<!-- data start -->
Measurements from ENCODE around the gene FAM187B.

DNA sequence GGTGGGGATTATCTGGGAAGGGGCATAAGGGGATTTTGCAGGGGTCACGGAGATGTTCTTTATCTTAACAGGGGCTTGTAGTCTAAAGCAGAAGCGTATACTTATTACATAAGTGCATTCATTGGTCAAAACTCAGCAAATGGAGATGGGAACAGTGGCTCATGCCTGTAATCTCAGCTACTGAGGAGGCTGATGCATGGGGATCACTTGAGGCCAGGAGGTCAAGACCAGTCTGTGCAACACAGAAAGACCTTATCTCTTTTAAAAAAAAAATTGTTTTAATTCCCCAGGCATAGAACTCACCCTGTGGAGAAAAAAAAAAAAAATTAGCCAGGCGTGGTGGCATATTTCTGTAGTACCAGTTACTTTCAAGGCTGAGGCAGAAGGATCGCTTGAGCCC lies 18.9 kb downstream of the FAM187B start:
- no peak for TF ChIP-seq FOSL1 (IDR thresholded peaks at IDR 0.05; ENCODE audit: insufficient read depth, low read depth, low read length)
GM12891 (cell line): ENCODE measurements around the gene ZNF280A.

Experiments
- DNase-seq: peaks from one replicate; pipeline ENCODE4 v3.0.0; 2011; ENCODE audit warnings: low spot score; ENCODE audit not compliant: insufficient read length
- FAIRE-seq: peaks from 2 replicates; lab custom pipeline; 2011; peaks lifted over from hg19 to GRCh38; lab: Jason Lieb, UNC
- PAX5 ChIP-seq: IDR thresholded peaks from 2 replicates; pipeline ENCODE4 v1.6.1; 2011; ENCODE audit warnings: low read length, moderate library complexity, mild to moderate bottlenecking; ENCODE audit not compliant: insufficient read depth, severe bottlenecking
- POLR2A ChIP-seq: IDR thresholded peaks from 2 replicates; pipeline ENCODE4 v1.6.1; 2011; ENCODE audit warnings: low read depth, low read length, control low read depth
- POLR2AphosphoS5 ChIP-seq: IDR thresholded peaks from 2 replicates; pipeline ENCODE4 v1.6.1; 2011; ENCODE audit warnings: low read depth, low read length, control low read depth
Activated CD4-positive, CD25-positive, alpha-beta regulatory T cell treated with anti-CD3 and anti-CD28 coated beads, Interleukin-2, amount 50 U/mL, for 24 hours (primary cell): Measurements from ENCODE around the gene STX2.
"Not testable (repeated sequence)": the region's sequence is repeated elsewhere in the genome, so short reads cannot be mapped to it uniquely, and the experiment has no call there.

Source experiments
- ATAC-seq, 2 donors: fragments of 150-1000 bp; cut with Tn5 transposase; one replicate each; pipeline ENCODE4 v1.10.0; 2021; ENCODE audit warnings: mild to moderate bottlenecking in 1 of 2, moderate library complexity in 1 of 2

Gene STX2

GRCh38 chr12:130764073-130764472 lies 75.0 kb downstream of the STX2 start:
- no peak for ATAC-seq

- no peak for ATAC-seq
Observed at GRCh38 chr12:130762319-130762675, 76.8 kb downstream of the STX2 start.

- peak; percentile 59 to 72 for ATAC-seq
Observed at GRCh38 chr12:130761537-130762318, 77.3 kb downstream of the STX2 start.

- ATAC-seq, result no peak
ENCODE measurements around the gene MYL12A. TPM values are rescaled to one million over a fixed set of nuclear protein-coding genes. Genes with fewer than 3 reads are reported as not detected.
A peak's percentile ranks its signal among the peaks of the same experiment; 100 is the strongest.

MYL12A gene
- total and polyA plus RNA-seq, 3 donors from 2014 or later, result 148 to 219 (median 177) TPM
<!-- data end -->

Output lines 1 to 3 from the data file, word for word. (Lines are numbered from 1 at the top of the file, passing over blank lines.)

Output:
Measurements from ENCODE around the gene FAM187B.

DNA sequence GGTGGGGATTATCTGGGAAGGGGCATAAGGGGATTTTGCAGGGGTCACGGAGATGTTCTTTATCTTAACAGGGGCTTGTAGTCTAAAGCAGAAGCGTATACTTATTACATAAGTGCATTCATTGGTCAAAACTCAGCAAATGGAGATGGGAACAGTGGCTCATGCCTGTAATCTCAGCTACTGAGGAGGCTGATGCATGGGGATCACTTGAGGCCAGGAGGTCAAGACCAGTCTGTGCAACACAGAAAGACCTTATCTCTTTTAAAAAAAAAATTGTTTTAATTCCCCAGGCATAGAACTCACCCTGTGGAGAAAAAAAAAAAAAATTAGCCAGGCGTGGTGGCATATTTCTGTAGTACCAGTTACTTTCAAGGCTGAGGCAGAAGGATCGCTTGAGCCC lies 18.9 kb downstream of the FAM187B start:
- no peak for TF ChIP-seq FOSL1 (IDR thresholded peaks at IDR 0.05; ENCODE audit: insufficient read depth, low read depth, low read length)